Setnetters make their way back to the beach near a site on July 11, 2016 near Kenai, Alaska. (Elizabeth Earl/Peninsula Clarion, file)

Setnetters make their way back to the beach near a site on July 11, 2016 near Kenai, Alaska. (Elizabeth Earl/Peninsula Clarion, file)

Setnetters seek looser restrictions from fish board

Editor’s note: This article has been corrected to show that setnetter Gary Hollier is an advocate of cutting net depth.

Some east side Cook Inlet setnetters want the Board of Fisheries to loosen some of the regulations it has adopted over the years restricting the fishery.

On the Kenai Peninsula, which is connected by road to the most populated areas of Alaska, user conflicts between commercial, sport and subsistence fisheries are common. The regulatory meetings before the Board of Fisheries are often contentious, with restrictions on one fishery resulting in additional allocation for another.

In a set of proposals scheduled to go before the Board of Fisheries at its upcoming Upper Cook Inlet meeting in Anchorage, various groups and individuals have asked for broad changes to the setnetting restrictions in the Upper Subdistrict, which includes the Kenai and Kasilof sections.

One percent rule

One change requested in multiple proposals is the removal of the one-percent rule for setnets. The rule states that if less than one percent of the total harvest of sockeye is taken for two consecutive fishing periods after Aug. 1, the fishery must be closed for the season. Without the rule, the fishery would be managed with regular periods until Aug. 15. The rule was originally intended to allow coho salmon to move up the rivers for sport fishing harvests, as coho salmon begin migrating into the Kenai Peninsula’s rivers around August and continue through September and October.

Some setnetters feel that it unfairly curtails the season without much benefit for coho salmon — three separate proposals were submitted for the Upper Cook Inlet meeting, all asking for essentially the same thing. The Central Peninsula Fish and Game Advisory Committee, a citizen board composed of multiple user groups from the Kenai Peninsula between Kasilof and Anchor Point, would like to see the rule repealed.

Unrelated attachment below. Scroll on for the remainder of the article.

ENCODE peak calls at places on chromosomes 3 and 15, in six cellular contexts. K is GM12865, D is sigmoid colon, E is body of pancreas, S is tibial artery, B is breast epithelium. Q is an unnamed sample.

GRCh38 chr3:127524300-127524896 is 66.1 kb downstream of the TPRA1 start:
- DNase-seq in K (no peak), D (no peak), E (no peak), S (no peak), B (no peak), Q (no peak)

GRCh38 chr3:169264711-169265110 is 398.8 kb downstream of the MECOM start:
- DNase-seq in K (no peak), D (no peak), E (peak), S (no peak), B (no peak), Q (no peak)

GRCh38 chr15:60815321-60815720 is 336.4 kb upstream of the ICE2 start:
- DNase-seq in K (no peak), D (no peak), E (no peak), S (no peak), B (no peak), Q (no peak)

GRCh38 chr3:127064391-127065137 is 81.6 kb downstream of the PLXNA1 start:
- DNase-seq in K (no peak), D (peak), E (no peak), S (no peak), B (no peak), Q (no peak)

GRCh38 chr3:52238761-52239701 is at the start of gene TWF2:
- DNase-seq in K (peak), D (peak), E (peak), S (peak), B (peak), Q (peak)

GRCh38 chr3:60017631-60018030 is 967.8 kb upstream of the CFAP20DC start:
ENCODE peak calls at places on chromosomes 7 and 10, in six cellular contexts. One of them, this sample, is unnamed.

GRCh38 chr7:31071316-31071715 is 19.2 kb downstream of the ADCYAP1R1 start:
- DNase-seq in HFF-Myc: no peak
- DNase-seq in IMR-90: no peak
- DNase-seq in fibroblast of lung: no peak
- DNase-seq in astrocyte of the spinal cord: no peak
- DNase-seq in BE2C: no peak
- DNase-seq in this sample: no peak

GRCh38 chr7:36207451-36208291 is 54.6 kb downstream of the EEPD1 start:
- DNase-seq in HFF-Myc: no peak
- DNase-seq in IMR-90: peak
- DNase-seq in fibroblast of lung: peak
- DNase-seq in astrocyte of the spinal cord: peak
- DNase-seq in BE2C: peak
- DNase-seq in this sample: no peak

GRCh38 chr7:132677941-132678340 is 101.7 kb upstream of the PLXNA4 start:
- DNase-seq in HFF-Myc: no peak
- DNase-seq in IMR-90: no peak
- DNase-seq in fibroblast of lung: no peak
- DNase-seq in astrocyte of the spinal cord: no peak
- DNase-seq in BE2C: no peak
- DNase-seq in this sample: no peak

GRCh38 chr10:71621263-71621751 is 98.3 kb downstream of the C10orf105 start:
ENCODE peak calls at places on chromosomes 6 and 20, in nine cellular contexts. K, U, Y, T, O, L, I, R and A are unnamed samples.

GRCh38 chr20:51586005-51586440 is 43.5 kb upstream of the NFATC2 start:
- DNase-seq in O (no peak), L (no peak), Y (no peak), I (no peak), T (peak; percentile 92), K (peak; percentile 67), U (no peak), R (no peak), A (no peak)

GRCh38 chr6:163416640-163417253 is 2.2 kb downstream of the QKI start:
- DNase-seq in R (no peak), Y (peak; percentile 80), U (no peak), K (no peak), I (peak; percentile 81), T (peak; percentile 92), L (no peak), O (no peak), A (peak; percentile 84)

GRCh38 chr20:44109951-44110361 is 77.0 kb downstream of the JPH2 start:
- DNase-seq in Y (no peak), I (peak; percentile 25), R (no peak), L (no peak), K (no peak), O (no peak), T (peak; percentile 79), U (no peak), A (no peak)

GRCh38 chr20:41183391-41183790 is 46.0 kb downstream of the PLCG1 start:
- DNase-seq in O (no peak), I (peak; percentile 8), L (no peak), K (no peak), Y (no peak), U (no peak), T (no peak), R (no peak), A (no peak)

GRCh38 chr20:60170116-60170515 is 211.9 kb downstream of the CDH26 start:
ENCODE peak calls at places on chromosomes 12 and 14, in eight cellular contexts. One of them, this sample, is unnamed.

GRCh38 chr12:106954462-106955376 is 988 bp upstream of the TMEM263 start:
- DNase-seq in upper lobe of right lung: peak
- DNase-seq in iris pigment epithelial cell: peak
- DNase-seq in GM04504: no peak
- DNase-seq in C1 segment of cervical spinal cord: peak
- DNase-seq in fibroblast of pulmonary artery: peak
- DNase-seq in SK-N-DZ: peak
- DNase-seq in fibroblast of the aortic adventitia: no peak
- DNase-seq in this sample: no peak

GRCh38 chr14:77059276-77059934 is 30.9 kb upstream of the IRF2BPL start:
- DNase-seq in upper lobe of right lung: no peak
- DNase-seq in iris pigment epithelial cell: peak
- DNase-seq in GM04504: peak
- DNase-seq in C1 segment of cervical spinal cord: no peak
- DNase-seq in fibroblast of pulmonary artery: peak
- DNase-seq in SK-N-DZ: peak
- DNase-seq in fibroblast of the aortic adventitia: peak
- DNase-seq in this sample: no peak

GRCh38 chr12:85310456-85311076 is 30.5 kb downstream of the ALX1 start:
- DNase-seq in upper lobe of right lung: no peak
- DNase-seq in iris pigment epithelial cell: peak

“The adoption of the one percent rule has no scientific or biological support,” the group’s proposal states. “It is not used statewide and was strictly an arbitrarily and capriciously implemented allocation regulation.”

The restriction on the fishing in August causes too many fish to escape into the rivers because fishermen cannot harvest them, resulting in both economic losses for the fishermen and potentially damage to the fish population, the proposal states.

The Kenai Peninsula Fishermen’s Association, a nonprofit group representing Kenai Peninsula setnetters, also asked for the Board of Fisheries to repeal the rule for similar reasons. The fishing periods in August are important for catching sockeye, and coho still have months to move up into the river after the mandatory season closure on Aug. 15, the proposal states.

KPFA President Andy Hall, an east side setnetter who lives in Chugiak during the winter, said the effect varies based on where setnetters are based — setnetters in the Ninilchik and Kasilof areas fish earlier in the season than those in the K-Beach area, so the effect isn’t even across the fishery. Those in the northern part of the fishery can take a significant portion of their catch in August, which gets cut short under the one percent rule, he said.

“This rule, it can put the brake on people fishing when they’re actually making money and we’re trying to take that unharvested surplus,” he said. “We feel like it doesn’t do a lot for anybody other than put us on the beach.”

Openings and closures

“Paired restrictions” have been one of the least popular regulations among setnetters since they were enacted in a board-generated proposal at an Upper Cook Inlet meeting in Anchorage. The regulation sets ups a stepped plan for openings based on king salmon escapement into the Kenai River — when more than 22,500 late-run king salmon are projected to enter the river, setnetters operate with regular openings.

When the forecast is below that, the river opens with no bait and setnetters are restricted to no more than 36 hours per week. If the inriver fishery is restricted to catch-and-release, setnetters are restricted to one 12-hour period per week.

Two proposals before the board would do away with paired restrictions. One, from the Central Peninsula AC, would modify the Kenai River Late-Run Sockeye Salmon Management Plan and the Kasilof River Salmon Management Plan to return setnetters to fishing regular periods, with additional openings or restrictions issued by emergency order. In its rationale, the advisory committee wrote that the proposal would allow the managers to manage for abundance better than they currently can.